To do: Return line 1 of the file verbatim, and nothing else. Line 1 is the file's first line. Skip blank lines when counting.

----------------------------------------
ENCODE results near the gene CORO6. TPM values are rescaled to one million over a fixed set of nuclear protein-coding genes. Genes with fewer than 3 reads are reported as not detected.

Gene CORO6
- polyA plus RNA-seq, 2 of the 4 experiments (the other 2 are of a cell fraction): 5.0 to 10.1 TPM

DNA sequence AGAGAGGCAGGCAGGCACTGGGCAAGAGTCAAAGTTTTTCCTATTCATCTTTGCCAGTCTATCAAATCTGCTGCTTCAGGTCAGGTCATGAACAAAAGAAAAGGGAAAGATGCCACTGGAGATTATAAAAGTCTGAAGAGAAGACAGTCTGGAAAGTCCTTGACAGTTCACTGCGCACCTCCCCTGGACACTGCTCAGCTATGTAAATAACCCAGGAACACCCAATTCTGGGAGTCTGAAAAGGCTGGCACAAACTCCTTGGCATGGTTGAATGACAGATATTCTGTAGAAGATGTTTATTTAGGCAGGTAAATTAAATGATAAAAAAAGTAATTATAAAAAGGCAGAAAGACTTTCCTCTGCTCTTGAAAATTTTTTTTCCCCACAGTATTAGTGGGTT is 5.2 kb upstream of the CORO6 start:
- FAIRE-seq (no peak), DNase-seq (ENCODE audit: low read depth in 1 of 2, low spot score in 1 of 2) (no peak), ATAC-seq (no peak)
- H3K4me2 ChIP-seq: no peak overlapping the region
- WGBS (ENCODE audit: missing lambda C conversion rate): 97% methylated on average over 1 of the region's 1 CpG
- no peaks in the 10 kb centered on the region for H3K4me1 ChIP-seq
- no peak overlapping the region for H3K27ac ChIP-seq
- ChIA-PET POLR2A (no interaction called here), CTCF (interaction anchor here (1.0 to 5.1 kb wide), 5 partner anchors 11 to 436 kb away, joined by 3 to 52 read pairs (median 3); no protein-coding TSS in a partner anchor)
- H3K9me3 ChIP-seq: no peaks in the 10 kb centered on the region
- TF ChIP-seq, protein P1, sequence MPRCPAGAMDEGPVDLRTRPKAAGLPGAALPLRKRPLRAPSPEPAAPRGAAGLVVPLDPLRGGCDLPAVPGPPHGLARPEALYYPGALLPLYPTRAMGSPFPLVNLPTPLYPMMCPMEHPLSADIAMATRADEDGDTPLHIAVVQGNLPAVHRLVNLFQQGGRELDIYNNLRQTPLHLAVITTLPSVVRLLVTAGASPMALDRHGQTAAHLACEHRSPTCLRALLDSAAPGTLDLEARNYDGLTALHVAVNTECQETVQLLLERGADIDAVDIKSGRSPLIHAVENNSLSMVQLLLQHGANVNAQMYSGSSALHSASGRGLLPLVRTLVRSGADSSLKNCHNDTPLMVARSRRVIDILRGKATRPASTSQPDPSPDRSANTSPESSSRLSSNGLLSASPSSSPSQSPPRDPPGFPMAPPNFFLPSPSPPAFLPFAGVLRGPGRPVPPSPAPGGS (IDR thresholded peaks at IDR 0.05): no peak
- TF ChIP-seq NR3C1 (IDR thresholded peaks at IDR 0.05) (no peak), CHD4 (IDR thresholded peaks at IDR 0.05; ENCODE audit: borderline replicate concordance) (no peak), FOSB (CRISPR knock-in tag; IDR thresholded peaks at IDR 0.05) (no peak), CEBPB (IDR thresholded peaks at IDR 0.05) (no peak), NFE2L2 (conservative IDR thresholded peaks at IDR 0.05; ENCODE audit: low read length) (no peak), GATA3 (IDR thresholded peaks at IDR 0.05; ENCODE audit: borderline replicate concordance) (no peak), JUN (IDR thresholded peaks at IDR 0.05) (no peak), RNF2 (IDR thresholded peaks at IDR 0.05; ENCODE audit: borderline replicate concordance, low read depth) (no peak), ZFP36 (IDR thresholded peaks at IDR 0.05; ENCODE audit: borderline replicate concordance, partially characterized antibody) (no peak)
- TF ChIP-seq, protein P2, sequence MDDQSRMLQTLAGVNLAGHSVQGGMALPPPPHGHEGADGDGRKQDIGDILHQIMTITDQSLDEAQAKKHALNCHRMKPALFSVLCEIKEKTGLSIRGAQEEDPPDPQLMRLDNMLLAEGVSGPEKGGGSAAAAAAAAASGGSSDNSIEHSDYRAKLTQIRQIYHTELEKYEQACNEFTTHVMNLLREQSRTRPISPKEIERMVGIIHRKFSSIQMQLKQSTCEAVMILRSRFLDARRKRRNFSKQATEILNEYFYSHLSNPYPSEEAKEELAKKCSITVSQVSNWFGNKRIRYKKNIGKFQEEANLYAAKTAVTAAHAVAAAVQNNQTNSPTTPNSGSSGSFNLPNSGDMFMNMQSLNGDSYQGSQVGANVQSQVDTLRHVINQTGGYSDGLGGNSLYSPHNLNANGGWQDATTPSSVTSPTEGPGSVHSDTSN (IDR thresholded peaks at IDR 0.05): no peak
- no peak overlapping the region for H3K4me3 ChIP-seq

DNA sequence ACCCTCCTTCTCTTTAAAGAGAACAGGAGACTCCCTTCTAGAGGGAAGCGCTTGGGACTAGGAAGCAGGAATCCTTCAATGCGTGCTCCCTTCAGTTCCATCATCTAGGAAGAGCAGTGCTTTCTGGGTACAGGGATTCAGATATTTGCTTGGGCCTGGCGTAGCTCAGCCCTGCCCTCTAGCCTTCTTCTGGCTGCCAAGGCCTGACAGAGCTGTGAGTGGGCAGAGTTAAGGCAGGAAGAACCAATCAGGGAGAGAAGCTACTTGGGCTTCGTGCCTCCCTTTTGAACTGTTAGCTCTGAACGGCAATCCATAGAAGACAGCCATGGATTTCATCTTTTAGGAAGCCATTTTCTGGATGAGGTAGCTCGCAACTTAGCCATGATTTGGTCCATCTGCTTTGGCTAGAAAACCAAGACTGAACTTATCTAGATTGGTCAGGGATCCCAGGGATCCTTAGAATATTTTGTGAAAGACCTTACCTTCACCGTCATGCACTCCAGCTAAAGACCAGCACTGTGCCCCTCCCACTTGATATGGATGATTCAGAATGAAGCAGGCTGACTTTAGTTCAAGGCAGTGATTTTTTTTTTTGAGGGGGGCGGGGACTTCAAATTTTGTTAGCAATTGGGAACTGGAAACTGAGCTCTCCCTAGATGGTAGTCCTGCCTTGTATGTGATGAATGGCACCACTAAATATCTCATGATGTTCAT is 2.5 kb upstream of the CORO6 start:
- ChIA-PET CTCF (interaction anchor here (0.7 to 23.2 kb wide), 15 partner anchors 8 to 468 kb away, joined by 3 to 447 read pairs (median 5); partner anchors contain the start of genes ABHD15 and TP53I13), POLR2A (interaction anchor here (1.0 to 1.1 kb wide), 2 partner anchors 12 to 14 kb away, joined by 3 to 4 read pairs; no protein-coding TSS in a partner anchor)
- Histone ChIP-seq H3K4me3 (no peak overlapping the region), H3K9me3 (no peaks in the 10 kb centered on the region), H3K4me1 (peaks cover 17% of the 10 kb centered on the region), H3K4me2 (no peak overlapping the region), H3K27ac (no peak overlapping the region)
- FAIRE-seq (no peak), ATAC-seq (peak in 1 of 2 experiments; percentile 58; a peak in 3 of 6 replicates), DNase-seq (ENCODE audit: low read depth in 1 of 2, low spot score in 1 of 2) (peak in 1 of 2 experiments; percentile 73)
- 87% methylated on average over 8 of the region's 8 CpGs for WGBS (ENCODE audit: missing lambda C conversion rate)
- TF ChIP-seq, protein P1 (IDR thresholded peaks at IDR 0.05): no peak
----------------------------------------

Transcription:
ENCODE results near the gene CORO6. TPM values are rescaled to one million over a fixed set of nuclear protein-coding genes. Genes with fewer than 3 reads are reported as not detected.